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Codraroll

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About Codraroll

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  1. If I were to hazard a guess, the designs could be influenced by the need to transport rocket parts long distances by rail between their factories and the launch pads. That's a requirement that tends to result in lots of smaller-diameter strap-on boosters compared to the large-diameter designs favoured in the US. The Soviets never quite figured out how to build as large engine bells as they did in the West either (or if they did, they didn't bother too much with them), so their designs use a forest of small engine bells (several of which may be connected to the same engine) instead of the
  2. The moon is also, famously, peppered with craters. Stuff landing on it at very high velocity and kicking up ejecta is part of the climate, as it were. Sooner or later our lunar infrastructure would have to adapt to that phenomenon anyway. Then again, perhaps one shouldn't try to cause such events if it can be avoided.
  3. Given how the housing prices seem to evolve nowadays, it wouldn't surprise me if this would be true in a few years even if the cost of rocket engines goes up.
  4. I wonder what the last remaining uncontacted tribes of the world think about satellites. They have mostly been appearing within living memory. I'd love to hear how they are explaining this new phenomenon. Depending on their visibility from the depths of the Amazon, Papua New Guinea, or North Sentinel Island, Starlink satellites could already be designated as mythological creatures.
  5. I see one of the paths crosses over northeast China. There would be some cruel irony if it were to fall down in Beijing.
  6. As of writing this, it's 12:35 AM here, I have work tomorrow, and Starship SN15 has landed but is slightly on fire. Today's excitement may be over. I think I'll go to bed and check back in the morning to see how well this comment has aged.
  7. Sounds like it's time to build a new ISS. All we need is for literally everyone to chip in 30-40 dollars or so.
  8. Aren't Soyuz seats custom made to fit the astronaut riding them, though? I'm quite sure I can remember reading that somewhere. I guess two astronauts with similar body structures could ride in each other's seats, but you couldn't put anyone in somebody else's seat.
  9. This is ... stretching it a little. Starship has prototypes constantly being made and tested, funding, specialized hardware for the mission (Raptor engines) under serial production, crew hired and allocated specifically for the project (for several months already by now) and has made several large strides in its development in a very short time frame. It also comes off the back of the success of Falcon 9 and (to some extent) Falcon Heavy, giving some credence to the crew building it. By comparison, the recent past of Russian spaceflight has been ... rough. Angara's development is agonizi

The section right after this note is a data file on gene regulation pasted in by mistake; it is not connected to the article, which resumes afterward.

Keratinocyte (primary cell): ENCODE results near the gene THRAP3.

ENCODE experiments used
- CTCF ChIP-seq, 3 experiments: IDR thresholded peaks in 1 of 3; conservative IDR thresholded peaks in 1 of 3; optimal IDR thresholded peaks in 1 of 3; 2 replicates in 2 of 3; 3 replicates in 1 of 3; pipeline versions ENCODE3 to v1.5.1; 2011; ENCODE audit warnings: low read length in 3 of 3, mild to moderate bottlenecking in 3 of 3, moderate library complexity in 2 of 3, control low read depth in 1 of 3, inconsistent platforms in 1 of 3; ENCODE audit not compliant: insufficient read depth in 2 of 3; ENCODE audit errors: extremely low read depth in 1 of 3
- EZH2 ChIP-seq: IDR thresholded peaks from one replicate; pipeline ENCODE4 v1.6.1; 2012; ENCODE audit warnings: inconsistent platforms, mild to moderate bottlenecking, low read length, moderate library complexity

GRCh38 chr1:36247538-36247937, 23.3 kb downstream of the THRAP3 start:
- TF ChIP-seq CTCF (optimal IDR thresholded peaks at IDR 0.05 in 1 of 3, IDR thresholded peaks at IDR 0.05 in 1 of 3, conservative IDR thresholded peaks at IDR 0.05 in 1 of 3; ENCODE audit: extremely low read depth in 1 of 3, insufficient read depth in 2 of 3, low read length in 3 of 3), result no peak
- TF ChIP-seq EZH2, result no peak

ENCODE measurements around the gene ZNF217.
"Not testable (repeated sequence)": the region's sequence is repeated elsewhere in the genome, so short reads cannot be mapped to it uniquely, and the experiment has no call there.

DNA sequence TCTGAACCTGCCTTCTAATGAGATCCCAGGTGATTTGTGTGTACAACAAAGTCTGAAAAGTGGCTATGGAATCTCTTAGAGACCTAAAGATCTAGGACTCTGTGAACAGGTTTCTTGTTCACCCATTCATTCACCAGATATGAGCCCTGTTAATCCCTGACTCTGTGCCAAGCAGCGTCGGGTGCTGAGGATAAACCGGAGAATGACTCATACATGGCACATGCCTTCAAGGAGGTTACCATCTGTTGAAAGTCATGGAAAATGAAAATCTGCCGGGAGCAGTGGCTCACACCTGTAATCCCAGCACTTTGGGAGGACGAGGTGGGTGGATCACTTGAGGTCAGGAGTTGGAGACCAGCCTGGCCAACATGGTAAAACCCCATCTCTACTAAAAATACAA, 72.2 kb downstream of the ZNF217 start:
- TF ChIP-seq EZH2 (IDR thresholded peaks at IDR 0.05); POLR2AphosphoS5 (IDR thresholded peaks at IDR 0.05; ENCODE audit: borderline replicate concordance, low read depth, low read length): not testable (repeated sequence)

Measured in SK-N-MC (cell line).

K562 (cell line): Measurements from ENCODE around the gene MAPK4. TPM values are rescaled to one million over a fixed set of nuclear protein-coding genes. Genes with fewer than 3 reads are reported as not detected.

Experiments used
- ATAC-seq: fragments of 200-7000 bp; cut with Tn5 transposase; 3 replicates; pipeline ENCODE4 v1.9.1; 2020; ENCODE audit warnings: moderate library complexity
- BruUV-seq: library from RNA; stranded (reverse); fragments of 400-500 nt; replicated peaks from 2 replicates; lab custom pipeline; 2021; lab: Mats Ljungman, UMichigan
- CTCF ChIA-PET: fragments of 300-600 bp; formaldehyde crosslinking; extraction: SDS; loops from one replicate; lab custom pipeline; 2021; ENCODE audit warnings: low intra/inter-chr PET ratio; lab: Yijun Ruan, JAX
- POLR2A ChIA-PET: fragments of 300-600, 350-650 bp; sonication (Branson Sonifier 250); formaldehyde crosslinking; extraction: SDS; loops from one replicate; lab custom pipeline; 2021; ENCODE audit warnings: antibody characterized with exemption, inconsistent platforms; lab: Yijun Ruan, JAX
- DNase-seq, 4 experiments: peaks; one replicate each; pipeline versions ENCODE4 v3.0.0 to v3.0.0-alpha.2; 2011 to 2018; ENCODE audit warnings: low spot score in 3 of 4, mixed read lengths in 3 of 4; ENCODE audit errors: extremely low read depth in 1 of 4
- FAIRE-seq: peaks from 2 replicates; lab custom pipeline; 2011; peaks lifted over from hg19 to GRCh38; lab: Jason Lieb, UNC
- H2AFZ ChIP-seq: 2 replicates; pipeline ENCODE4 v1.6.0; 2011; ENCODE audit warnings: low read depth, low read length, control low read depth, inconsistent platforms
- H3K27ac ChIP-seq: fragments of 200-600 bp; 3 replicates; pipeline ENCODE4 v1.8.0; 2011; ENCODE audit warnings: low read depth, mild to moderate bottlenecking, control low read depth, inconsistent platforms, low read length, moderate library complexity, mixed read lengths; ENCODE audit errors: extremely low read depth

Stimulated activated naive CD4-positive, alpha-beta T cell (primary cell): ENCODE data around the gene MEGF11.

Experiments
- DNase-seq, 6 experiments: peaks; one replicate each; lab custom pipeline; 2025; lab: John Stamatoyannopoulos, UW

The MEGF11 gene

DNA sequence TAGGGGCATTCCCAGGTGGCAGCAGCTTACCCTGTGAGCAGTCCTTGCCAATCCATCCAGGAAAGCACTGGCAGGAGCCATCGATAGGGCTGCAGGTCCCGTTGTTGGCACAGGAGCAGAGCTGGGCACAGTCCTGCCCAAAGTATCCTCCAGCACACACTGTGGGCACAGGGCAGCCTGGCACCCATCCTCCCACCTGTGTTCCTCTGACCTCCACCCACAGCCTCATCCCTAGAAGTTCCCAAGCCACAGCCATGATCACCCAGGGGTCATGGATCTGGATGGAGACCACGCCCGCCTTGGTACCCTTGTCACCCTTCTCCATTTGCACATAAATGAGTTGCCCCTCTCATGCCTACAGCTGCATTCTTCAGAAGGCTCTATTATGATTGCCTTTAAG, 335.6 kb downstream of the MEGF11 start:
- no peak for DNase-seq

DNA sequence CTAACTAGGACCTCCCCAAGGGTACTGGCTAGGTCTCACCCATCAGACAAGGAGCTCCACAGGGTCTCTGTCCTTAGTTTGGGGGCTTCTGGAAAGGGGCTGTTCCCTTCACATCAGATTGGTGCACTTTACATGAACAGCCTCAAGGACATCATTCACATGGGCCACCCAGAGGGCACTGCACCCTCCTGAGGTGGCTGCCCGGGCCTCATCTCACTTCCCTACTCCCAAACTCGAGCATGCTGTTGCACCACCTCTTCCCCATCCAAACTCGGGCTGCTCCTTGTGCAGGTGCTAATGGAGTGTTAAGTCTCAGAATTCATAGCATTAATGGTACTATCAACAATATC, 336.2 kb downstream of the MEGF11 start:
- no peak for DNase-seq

10. Gotta make sure that the increasing Chinese diaspora has access to a properly closed, firewalled, government-approved Internet wherever they are in the world, lest they fall for the temptation to try the non-censored version on their trips abroad.
  11. That depends entirely on the value of the credit.
  12. Not insignificant. Just that Discworld has even bigger scientific realism problems than that. The Disc is spinning on the shoulders of four giant elephants standing on a ten-thousand-mile long turtle, for a start. There is a giant waterfall over the rim of the Disc, and the only thing known about why the seas don't empty is that "arrangements are made" to get the water back on the Disc again. The sun and the moon orbit the Disc but pass above the back of the turtle, meaning that the elephants occasionally have to move a leg to let the celestial bodies pass. Then again, it's repeatedly sa
  13. Let's just say that the flatness of the Disc is one of the least significant problems it has, from a scientific realism standpoint.
  14. That, or saving them for a rainy day later. "Now we build SN164. Last week it was SN163. Next week it will be SN165. These names are so boring!" "Hmm ... we haven't used the name SN18 yet. Perhaps we should call the next one SN18 instead of SN165?" "Yay, variation!"
  15. He's not saying outright that they can't afford to maintain or replace their ISS segments, and are using the plans for a new station as an empty threat to leave, in a hope that it will make the Americans pay for their upkeep, but it certainly sounds a lot like that.
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